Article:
Radioactive plumes emitted from Japan's troubled Fukushima nuclear power plant continue to move offshore to the east over the Pacific Ocean today, thanks to predominantly west winds blowing at 5 - 15 mph. These winds are being driven by the clockwise flow of air around a surface high pressure system centered just southeast of Tokyo. As this high pressure system moves northeastwards, parallel to the Japanese coast, today through Saturday, winds will gradually shift to the southwest, keeping the radiation from the Fukushima plant blowing out to sea. As the winds shift to southwesterly, the sinking air over Japan will be replaced by rising air, and radioactive emissions will begin being lifted high in the atmosphere. Since there is less friction aloft, and the high speed winds of jet stream increase as the air moves higher in the atmosphere, this radiation will undergo long-range transport. Latest trajectory runs using NOAA's HYSPLIT model (Figures 2 - 4) show that radioactivity emitted today could wind up over Alaska after five days, and radioactive particles emitted on Saturday could make it to California by late next week. I've made trajectory plots for the next three days assuming two possible release altitudes--a surface-based release near 10 meters, which should be the predominant altitude in the current situation, and a higher release altitude of 300 meters, which might occur if there is an explosion and major fire. However, the 5-day trek to Hawaii and California is 4000 - 5000 miles, and a tremendous amount of dispersion and dilution of the radioactive plume will occur. Given the current levels of radiation being emitted, any radioactivity reaching Hawaii or the U.S. may be difficult to detect, and will not be a threat to human health. Keep in mind also that the most dangerous radionuclide to human health in the radioactive plume--Iodine-131--has a half life of eight days, so will be reduced by at least 30% after 5 days of travel time.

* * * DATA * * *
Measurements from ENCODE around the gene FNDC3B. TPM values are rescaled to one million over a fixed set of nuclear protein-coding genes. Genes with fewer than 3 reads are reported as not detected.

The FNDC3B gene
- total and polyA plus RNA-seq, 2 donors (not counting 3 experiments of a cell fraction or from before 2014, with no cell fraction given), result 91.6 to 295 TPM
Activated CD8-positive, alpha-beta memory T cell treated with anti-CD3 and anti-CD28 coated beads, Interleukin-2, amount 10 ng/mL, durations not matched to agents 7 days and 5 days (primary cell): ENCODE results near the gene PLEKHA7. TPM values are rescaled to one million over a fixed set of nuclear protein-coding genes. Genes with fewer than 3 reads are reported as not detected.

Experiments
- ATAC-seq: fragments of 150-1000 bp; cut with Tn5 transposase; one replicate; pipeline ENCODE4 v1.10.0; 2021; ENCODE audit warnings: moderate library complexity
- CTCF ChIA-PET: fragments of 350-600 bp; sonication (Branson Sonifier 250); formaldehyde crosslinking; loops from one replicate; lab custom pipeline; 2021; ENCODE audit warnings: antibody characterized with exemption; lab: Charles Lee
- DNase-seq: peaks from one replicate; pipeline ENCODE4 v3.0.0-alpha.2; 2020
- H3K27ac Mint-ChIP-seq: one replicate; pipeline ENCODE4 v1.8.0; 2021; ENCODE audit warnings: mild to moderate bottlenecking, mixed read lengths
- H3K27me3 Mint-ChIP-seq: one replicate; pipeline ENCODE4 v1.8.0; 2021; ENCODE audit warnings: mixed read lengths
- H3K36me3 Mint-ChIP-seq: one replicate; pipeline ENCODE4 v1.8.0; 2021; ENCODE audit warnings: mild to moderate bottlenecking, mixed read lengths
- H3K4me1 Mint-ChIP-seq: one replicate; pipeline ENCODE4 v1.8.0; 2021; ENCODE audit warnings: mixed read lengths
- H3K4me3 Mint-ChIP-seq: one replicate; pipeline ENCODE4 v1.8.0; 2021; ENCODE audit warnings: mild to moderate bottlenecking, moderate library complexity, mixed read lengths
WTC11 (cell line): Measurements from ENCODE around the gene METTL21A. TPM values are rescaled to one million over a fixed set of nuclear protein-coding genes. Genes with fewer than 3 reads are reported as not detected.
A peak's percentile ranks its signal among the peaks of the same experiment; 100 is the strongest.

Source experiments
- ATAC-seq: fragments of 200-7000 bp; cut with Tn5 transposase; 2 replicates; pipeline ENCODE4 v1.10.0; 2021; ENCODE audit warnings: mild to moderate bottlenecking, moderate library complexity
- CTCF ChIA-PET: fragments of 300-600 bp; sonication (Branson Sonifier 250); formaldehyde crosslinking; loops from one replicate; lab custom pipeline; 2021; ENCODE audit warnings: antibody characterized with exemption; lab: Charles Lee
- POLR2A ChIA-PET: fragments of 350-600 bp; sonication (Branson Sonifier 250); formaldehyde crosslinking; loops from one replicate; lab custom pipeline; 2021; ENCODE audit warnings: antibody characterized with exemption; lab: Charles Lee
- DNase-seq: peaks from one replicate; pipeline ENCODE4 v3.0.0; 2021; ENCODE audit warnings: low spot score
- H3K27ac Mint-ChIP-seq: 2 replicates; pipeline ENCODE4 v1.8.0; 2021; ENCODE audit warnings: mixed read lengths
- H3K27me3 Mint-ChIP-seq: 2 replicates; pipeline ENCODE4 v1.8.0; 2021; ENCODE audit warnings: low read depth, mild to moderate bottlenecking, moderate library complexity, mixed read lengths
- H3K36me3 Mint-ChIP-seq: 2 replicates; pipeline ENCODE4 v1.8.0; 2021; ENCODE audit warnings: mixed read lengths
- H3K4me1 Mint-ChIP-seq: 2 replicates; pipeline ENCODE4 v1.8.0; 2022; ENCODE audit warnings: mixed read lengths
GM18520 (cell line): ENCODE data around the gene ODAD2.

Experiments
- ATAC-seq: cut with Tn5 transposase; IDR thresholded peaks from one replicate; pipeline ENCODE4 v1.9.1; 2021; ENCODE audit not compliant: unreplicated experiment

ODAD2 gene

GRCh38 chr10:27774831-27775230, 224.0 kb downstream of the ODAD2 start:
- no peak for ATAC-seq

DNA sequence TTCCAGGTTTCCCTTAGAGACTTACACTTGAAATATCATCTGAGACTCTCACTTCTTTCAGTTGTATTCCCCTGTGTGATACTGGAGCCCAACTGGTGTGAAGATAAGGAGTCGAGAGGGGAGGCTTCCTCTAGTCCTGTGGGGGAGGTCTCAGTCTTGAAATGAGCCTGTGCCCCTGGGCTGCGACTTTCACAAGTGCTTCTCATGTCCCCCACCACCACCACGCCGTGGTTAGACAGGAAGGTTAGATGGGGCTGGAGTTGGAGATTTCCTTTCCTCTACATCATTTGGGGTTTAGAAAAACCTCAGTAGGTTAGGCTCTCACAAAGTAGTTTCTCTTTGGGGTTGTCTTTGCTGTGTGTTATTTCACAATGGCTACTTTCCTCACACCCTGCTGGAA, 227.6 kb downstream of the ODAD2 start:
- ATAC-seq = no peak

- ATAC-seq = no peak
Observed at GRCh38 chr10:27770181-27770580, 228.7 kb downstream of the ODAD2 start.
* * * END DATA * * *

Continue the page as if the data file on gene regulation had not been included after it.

Of much greater concern is the possibility of dangerous level of radiation over Japan. The next period of onshore winds that will blow radioactivity inland over Japan may occur beginning on Saturday night (U.S. time), continuing through Sunday, according to the latest run of the GFS model. The latest HYSPLIT trajectories show winds on Sunday may carry radiation from the disaster site southwards over Tokyo. A low pressure system is expected to bring considerable rain to Japan on Sunday, and this rain is likely to remove most of the radioactivity from the air where rain and radioactivity are both present. The winds associated with this low are difficult to predict at this time, since the winds will be light and variable.